How a Taxi Accident Saved My Life
On September 6, 1998 I was headed to Bloomingdale’s to buy a friend a baby gift when, in what could have been the opening scene of a movie I would have covered in my job as a TV entertainment-news producer, my taxicab collided with another. I was hurled forward, whipped back and whacked against something (the plastic partition? the window?). My head and neck hurt immediately; within hours the pain radiated out to my arms, hands and fingers and down both legs into my feet. The diagnosis included cervical radiculopathy (bulging and herniated disks in the neck and back that pinched the nerves), sciatica (a pinched upper buttock nerve) and piriformus syndrome (don’t ask!) Translation: mind-numbing, head-to-toe, 24 hour pain.
Overnight, my life was full of healers; a GP, a neurologist, a chiropractor, an acupuncturist, a physical therapist and a podiatrist. As I dragged myself from one waiting room to the next, I realized what chronic pain does to your life: It hijacks it. Before the accident, I did Pilates and yoga and rode a bike. Now sitting hurt. Standing hurt. Doing nothing hurt. I was 36 but I felt 90. And my mind was affected. Like a crying infant, chronic pain demands 100 percent of your attention. I couldn’t enjoy a lovely day, laugh at a sitcom or gain a minute’s guilty pleasure from reading a gossip column.
Nights were brutal. During sleep, blood flow decreases and less oxygen reaches muscles, so pain is heightened. I developed insomnia and, in an agonizing irony, my body was deprived of the very thing – deep, dreamless, stage-four sleep – necessary for it to produce growth hormones, which, in adults, repair fatigued muscles. Lonely and terrified, I sat in bed, sobbing. I had read about the “dark night of the soul.” Now I was living it.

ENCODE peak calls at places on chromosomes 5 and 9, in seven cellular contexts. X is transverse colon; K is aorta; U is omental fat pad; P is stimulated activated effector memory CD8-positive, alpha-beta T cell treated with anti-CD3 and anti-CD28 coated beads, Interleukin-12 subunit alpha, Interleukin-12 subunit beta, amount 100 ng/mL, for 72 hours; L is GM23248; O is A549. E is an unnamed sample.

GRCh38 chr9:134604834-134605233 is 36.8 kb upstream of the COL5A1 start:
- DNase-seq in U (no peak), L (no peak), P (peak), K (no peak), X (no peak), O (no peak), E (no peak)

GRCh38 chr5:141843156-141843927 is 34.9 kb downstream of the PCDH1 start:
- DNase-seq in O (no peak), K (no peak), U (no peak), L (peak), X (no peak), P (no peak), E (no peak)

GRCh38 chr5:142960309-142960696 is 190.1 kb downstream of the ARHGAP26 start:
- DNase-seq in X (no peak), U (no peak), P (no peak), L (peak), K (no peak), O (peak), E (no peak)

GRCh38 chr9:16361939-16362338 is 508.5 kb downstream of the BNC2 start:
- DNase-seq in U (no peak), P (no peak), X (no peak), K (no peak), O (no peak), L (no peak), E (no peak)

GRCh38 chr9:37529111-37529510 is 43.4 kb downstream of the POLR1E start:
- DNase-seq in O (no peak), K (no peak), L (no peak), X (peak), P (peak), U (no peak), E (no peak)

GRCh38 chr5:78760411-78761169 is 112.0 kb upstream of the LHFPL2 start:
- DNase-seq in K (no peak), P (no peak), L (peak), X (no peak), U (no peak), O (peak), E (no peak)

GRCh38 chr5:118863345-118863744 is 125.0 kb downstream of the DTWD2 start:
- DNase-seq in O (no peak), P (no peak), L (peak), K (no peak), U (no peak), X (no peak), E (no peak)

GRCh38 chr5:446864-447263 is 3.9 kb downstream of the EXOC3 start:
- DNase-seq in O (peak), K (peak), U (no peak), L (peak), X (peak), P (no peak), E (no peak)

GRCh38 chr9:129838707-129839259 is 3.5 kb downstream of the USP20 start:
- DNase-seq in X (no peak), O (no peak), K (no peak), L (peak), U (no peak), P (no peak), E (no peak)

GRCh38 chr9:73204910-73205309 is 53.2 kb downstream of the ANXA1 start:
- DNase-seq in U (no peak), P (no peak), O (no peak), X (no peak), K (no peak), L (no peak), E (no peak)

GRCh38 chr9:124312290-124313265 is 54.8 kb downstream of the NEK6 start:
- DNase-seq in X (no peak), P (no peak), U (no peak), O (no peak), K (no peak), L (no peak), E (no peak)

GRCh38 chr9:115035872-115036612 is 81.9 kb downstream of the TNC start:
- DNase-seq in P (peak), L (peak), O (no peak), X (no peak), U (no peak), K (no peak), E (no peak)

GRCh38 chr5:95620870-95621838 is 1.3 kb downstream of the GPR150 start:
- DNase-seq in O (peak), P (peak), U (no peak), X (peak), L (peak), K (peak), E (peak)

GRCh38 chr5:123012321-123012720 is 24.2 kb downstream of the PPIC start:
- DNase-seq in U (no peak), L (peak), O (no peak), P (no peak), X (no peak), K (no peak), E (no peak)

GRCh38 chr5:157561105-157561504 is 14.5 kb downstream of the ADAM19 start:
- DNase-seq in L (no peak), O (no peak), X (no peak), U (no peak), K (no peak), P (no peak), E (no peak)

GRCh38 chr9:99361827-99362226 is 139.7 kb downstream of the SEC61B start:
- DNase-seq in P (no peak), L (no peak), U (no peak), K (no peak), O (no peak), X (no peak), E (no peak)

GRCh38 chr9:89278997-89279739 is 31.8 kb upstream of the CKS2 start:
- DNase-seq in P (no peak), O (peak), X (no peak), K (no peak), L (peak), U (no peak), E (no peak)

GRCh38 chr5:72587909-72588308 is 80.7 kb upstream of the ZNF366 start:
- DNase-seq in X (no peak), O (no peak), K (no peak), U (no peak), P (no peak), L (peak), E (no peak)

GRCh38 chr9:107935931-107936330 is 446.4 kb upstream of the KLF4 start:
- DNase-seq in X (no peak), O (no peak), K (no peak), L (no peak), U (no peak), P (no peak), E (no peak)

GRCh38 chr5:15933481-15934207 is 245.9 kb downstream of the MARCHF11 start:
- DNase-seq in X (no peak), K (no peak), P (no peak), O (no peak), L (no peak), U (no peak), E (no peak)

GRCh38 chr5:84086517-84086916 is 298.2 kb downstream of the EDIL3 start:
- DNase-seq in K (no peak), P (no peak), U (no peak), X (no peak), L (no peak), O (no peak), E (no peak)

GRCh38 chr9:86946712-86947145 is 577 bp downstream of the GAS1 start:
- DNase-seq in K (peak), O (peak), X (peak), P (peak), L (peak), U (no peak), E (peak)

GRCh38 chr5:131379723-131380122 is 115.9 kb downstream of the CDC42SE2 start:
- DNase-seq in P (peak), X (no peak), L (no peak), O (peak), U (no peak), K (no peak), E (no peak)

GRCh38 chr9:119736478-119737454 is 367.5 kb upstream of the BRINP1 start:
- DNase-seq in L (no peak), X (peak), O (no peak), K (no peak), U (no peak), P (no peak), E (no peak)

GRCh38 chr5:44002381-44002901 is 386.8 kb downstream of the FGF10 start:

On one especially excruciating night about three months after the accident, I picked up the $2.98 paint kit I’d recently bought, after a friend suggested that I try to take my mind off my pain by developing a hobby. As I doodled on paper, my focus was siphoned from my throbbing body into other things: color, shape, texture. My breathing and heartbeat seemed to slow down. Three hours passed. When I put down my brush, I felt as though I had meditated. Night after night, at around 11 p.m. I began painting, something I hadn’t done since childhood. The whimsical, triumphant, hopeful images I was making were the opposite of how I felt physically.
I had begun seeing a physiatrist (a rehabilitative-medicine doctor), Roberta Shapiro, D.O., who specialized in pain management. She gave me intramuscular injections of anesthesia that made me feel better. She also said that the act of painting did as much physiological good as the shots did. Why? I was doing something pleasurable, which prompted the release of endorphins (the hormones that diminish our perception of pain) and allowed more serotonin (the hormone that diminishes pain itself) to remain circulating in my system.
But it was exercising the fine muscles in my forearms and hands that was key. I developed strength in my fingers that helped me stabilize debilitated areas in my arms, shoulders and neck. In a sense, Dr. Shapiro said, I had treated myself. (Other female chronic-pain sufferers have turned to jewelry making for the same instinctive reason.)
Today, art is my career. My Moonlight Creations by Deb designs are on cards and T-shirts. Soon they’ll be available on needlepoint canvases, and possibly later on bedding, wallpaper and apparel. I’ve unearthed a talent I never knew I had, and I found an amazing silver lining in the darkest cloud I ever encountered. My pain is still with me, but I’ve learned to control it. That taxi collision two years ago? Now I look back on it and say: In life there are no accidents.
By Deb Eiseman
Deb Eiseman taught herself how to paint after a taxicab accident left her in severe chronic pain. She healed herself through painting and now pursues her art full time. Deb’s designs can be found on greeting cards, journals, magnets, t-shirts, quilts and watches. To see Deb’s art, visit: www.emoonlightcreations.com
The information in this article is for educational purposes only, and is not intended as medical advice.